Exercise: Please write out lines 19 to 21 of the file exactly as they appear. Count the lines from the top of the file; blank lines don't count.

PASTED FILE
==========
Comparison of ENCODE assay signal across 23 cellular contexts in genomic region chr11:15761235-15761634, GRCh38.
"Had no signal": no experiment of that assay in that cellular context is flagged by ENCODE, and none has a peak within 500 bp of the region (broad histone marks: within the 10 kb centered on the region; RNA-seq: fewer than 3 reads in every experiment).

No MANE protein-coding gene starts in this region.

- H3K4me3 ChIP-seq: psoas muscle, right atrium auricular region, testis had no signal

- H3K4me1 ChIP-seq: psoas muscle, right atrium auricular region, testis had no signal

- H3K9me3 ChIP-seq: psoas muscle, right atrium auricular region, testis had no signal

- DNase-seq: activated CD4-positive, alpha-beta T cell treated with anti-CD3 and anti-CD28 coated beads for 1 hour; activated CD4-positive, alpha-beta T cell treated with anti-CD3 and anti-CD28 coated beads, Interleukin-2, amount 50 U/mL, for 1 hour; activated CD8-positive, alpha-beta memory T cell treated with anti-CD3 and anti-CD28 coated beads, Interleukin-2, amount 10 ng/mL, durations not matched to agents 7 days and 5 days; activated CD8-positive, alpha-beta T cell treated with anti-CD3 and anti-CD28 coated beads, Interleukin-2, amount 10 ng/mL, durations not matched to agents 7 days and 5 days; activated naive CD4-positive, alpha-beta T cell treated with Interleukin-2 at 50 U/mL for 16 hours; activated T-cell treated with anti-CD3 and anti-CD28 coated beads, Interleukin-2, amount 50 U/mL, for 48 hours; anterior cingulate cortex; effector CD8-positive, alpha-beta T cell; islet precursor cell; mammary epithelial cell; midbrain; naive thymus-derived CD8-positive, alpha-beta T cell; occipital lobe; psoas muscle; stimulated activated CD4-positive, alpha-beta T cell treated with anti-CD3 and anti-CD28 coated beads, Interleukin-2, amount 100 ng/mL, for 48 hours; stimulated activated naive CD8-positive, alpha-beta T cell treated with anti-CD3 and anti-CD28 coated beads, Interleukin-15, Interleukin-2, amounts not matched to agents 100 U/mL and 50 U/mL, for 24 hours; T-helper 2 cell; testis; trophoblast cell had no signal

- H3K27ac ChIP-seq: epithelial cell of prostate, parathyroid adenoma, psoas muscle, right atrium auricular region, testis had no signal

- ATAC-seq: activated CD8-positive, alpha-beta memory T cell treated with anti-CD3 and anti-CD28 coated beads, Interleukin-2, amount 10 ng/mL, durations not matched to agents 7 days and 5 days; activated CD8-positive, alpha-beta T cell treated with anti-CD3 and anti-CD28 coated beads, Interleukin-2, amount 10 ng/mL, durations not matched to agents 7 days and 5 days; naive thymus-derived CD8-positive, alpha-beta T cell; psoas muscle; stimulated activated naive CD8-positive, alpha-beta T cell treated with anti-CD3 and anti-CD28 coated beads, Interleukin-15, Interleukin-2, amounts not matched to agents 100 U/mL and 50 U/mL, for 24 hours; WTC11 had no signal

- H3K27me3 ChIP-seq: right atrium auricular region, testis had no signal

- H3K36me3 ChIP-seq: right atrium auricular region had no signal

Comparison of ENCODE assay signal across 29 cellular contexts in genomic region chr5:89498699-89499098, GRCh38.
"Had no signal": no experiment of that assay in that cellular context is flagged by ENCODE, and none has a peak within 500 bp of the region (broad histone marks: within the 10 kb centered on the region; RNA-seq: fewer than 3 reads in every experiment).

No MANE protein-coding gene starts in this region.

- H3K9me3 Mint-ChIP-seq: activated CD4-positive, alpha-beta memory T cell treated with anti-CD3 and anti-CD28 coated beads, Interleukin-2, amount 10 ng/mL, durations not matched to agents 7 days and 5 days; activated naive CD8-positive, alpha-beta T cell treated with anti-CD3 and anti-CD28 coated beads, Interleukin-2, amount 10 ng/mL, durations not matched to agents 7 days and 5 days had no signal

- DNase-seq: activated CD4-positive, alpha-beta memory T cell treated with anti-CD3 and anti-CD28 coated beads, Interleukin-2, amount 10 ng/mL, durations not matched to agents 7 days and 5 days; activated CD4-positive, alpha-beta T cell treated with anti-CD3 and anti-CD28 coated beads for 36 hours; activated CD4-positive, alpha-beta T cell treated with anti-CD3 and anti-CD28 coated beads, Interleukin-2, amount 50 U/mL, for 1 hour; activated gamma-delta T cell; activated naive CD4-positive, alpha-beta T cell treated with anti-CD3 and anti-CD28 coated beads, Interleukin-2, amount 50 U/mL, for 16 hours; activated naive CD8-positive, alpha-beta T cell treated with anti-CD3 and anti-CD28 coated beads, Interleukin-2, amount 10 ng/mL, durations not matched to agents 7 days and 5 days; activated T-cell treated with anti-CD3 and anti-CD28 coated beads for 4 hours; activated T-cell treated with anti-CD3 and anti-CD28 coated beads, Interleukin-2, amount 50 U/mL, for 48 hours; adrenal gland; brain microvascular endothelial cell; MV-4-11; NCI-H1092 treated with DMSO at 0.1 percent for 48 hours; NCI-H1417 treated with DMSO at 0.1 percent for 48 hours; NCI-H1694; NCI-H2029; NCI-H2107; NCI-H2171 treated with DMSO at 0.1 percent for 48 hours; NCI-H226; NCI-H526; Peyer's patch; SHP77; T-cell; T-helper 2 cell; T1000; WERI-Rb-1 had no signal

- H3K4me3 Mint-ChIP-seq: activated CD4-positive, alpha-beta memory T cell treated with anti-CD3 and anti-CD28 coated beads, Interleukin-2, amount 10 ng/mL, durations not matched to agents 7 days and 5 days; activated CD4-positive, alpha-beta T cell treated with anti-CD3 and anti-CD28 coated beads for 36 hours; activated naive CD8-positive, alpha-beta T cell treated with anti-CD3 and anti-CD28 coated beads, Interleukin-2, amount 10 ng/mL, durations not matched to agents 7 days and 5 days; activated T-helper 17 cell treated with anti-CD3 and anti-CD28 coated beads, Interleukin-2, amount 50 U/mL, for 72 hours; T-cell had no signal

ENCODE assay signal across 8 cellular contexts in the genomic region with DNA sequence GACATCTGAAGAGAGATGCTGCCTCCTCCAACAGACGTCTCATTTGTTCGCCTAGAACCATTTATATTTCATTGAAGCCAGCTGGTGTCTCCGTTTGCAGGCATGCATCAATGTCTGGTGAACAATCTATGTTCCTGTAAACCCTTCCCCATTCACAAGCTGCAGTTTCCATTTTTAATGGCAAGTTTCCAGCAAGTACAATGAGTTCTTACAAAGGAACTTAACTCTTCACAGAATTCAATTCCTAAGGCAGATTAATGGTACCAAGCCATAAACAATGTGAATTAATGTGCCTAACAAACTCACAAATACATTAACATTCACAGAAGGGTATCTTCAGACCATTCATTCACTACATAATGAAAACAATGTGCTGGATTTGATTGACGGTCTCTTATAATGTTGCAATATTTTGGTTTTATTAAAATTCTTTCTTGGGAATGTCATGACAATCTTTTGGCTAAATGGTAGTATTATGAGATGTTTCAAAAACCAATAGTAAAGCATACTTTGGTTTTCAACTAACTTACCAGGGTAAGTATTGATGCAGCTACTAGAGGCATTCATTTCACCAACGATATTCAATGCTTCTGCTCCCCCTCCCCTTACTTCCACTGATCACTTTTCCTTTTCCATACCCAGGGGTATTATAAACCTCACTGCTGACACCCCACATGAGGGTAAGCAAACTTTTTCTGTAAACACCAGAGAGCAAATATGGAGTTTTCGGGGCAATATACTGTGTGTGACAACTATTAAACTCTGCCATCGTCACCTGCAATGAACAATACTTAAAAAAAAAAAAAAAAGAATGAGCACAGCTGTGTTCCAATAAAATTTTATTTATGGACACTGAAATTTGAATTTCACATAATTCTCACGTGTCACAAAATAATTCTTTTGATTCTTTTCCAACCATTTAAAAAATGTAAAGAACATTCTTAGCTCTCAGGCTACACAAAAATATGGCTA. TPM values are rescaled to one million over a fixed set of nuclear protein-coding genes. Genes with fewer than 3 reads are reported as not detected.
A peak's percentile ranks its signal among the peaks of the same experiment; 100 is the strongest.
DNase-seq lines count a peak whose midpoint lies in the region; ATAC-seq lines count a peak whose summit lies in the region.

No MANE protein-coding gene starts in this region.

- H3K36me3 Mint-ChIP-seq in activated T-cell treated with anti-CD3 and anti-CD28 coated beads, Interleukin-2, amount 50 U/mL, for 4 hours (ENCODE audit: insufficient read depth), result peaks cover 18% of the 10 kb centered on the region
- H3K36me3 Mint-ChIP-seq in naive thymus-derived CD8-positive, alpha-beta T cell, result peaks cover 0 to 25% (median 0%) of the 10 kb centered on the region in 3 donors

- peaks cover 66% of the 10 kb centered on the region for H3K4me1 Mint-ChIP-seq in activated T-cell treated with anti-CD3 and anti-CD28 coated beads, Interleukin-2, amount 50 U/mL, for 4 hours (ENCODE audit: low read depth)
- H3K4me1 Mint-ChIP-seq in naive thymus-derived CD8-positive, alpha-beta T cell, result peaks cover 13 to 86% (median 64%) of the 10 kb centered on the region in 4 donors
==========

A peak's percentile ranks its signal among the peaks of the same experiment; 100 is the strongest.
DNase-seq lines count a peak whose midpoint lies in the region; ATAC-seq lines count a peak whose summit lies in the region.

No MANE protein-coding gene starts in this region.